Pumpkin Chevrons

One of my go-tos when I’m stuck between knitting projects is a hat. They take very little time and yarn to knit, and I can usually squeeze one out from leftover yarn from a cardi or jumper. The yarn in this particular project (Heirloom Easy Care 8ply) was leftover from my Pumpkin Vianne cardigan, and because I’m an unimaginative clod, it’s called Pumpkin Chevrons.

A close-up image of a young woman against a blue weatherboard wall. She wears large glasses, purple lipstick, an orange hand-knitted hat and a white tee. She is smiling.

The pattern is the hat from the Audrey Collection by Jessie Roselyn, available free on Fringe Association. Apparently the free version is slightly different to the one you buy, though I’m unsure how. It’s a simple pattern, designed for beginners, which is apparently the reason the pattern is entirely written, not charted. This begs the question – if an advanced knitted such as myself struggles to follow along with the written instructions, what hope does a beginner have? It is much easier to keep in pattern when you can see how it should be forming in a chart.

My version is slightly different to the written pattern – I only worked 2 repeats for a shorter hat, and changed the stitch count / cast on method for the brim. I have a hilariously fat head, and don’t like the feel of anything tight, so experimented with stitch count and cast on methods until I achieved my desired result. You can read more on my Ravelry project page, but the short version is I got confused between the two different methods of tubular cast on (there are two! Who knew? I mean, at least two. There could be more!) and was adjusting the stitch count unnecessarily to suit the wrong method.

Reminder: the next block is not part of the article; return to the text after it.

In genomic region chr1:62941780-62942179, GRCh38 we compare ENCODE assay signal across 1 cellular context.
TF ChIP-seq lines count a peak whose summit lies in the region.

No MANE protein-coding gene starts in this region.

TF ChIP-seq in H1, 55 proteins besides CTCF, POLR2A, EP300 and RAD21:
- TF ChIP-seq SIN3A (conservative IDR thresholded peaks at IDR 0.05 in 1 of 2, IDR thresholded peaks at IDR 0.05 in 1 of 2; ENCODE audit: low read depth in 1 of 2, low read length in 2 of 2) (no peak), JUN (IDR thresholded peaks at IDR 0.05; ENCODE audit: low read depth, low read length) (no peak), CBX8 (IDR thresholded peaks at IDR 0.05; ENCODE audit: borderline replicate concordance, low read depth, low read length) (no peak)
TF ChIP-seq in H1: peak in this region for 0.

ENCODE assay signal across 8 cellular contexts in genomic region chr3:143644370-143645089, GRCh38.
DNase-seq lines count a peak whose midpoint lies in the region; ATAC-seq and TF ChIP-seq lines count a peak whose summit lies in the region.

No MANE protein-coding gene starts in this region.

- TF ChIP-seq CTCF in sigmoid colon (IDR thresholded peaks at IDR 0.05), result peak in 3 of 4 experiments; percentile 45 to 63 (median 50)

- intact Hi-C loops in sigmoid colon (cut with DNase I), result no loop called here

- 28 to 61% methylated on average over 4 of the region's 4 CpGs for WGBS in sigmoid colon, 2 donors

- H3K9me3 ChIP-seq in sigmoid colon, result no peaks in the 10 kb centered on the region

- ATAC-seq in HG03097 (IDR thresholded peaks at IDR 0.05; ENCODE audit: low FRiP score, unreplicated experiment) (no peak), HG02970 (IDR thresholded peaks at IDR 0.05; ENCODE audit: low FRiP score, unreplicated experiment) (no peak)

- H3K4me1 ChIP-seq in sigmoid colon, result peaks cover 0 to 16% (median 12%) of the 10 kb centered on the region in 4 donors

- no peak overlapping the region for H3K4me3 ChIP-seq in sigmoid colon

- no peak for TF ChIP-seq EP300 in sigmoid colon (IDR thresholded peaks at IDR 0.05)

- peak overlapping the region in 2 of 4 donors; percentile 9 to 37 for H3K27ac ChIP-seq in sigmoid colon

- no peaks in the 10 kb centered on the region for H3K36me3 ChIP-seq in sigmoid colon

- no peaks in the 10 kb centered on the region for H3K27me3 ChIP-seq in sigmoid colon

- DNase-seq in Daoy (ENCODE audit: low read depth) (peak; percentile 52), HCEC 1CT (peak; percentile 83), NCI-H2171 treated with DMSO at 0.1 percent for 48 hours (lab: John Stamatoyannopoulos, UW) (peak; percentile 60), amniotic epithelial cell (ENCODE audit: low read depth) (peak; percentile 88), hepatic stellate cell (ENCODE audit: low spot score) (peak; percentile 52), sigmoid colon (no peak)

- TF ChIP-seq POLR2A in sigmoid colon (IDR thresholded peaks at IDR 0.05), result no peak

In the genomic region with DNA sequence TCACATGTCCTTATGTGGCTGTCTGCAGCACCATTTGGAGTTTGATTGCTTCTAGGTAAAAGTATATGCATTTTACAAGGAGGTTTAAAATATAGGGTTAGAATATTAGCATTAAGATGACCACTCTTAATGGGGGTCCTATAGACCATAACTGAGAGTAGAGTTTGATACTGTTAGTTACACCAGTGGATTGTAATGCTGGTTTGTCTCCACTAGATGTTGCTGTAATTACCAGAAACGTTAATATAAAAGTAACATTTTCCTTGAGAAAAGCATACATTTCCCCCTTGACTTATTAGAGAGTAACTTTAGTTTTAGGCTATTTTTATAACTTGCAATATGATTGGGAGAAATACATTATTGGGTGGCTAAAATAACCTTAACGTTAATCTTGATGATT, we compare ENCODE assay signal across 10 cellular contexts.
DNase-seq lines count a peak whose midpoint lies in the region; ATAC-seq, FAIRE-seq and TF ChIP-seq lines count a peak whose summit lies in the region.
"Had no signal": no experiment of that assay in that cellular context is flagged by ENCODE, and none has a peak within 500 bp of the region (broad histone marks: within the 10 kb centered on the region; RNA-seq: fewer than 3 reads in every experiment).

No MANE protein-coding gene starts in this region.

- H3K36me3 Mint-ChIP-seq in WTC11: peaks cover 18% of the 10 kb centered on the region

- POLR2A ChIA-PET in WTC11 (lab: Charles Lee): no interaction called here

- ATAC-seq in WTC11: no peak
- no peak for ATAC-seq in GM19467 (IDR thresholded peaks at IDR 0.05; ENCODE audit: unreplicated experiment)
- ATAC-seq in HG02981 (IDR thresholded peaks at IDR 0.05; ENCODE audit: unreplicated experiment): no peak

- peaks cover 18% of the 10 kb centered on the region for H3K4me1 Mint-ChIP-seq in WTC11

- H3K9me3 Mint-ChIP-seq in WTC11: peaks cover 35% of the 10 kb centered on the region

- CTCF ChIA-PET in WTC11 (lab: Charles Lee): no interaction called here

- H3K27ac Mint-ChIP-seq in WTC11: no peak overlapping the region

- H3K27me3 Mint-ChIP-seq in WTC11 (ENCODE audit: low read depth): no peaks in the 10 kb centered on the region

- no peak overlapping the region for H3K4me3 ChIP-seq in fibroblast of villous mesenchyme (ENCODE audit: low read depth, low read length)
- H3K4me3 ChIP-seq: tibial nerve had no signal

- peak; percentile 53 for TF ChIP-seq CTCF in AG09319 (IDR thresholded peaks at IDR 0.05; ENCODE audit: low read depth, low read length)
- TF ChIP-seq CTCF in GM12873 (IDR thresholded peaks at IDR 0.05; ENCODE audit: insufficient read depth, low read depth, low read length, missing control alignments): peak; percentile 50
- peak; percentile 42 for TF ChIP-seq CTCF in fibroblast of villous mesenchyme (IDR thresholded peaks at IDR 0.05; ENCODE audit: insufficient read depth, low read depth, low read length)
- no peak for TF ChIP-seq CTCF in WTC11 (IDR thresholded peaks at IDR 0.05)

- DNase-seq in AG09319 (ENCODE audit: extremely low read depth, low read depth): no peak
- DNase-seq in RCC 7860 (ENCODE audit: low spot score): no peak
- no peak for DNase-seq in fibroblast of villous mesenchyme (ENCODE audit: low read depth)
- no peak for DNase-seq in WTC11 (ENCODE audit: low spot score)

A close-up image of the side of a young woman against a blue weatherboard wall. She wears large glasses, purple lipstick, an orange hand-knitted hat and a white tee. She is smiling.
I dunno WTF is going on with my sideburns but they won’t play nice. What do other shorthaired people do with them? Should I be combing and waxing them into submission?

The method I settled on, the long-tail tubular cast-on, takes a lot longer than the stocking stitch method, but produces a much more flexible edge which is essentially the same dimensions as the knitted fabric. As such, you don’t need as many stitches as in a cast on which draws in the fabric significantly (I’ve found – YMMV). It does produce a very flexible edge, perfect for those prone to headaches or those who want to maintain their ‘do.

A close-up image of the back of a young woman against a blue weatherboard wall. She wears an orange hand-knitted hat and a white tee.
The pattern decreases sharply at the crown, forming these decorative pleats.

Anyway, I’m not totally sold on this project. Not because I dislike the hat itself – it’s pretty darn cute – but because I’ve come to the realisation that berets really only work on me when I have a fringe to break up my forehead. As it is, I’m giving Rory Gilmore a run for the most forehead square mileage.*

I’m considering ripping it back and reknitting a tighter beanie, like the Beeswax Hat. But most likely, I’ll forget all about it, put it on one cold winter’s morning, and decide I like it just as it is.

A close-up image of a young woman against a blue weatherboard wall. She wears large glasses, purple lipstick, an orange hand-knitted hat and a white tee. She is smiling.

 

The deets:
Pattern: Hat from the Audrey Collection by Jessie Roselyn
Pattern details: Hat for DK / 8ply yarn, available for purchase in a pattern set or for free from the Fringe Association
Yarn: 1.46 skeins = 142.8 meters = 156.2 yards = 73 grams Heirloom Easy Care 8 ply (100% wool crepe) in 721 rust
Needles: 4.5mm for brim, 5mm for body of hat
Mods: Used long-tail tubular cast on, changed brim st count to 120 and increased to 132 for body. Only performed 2 pattern repeats.

 

*If the Victorian government decides to implement the land tax they are considering, I’ll be up for a bomb.

Author: Siobhan S

20 something, living in country Australia. Spoonie profile: ME/CFS, dysautonomia, anxiety. All about sewing, knitting and food. Unapologetic feminist and disability advocate.

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